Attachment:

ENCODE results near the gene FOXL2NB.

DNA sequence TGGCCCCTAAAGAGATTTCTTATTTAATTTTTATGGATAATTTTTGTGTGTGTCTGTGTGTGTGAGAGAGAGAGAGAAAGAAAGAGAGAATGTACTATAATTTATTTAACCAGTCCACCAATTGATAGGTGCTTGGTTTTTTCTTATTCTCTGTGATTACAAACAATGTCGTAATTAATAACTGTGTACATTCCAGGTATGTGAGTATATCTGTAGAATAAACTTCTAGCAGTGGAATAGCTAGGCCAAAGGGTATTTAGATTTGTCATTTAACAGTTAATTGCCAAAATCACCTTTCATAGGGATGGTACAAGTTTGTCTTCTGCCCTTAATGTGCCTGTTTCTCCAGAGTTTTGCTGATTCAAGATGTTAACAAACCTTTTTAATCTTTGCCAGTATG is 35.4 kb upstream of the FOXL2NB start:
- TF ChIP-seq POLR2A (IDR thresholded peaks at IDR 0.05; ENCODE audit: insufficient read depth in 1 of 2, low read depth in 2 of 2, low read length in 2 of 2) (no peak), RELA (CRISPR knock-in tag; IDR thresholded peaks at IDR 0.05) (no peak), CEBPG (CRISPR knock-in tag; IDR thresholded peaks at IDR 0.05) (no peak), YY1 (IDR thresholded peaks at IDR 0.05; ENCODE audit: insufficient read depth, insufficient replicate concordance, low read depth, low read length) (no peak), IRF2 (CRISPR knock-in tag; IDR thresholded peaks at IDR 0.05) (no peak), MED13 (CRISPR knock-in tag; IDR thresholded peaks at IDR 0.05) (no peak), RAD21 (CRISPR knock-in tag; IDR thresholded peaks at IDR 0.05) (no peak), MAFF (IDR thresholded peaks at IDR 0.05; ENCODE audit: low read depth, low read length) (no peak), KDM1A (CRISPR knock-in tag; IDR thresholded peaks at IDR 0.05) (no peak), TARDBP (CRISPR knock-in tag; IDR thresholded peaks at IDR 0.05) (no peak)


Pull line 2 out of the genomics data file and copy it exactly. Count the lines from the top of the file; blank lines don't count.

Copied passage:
DNA sequence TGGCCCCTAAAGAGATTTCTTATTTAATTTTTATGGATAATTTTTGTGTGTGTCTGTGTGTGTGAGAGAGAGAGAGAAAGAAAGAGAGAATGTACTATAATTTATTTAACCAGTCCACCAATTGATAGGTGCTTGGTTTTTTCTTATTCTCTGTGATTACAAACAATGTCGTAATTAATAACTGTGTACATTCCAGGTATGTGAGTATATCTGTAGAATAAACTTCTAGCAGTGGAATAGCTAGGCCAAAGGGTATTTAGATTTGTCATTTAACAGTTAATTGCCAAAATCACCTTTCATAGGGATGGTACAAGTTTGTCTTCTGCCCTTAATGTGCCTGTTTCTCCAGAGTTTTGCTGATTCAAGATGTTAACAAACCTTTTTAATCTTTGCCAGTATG is 35.4 kb upstream of the FOXL2NB start: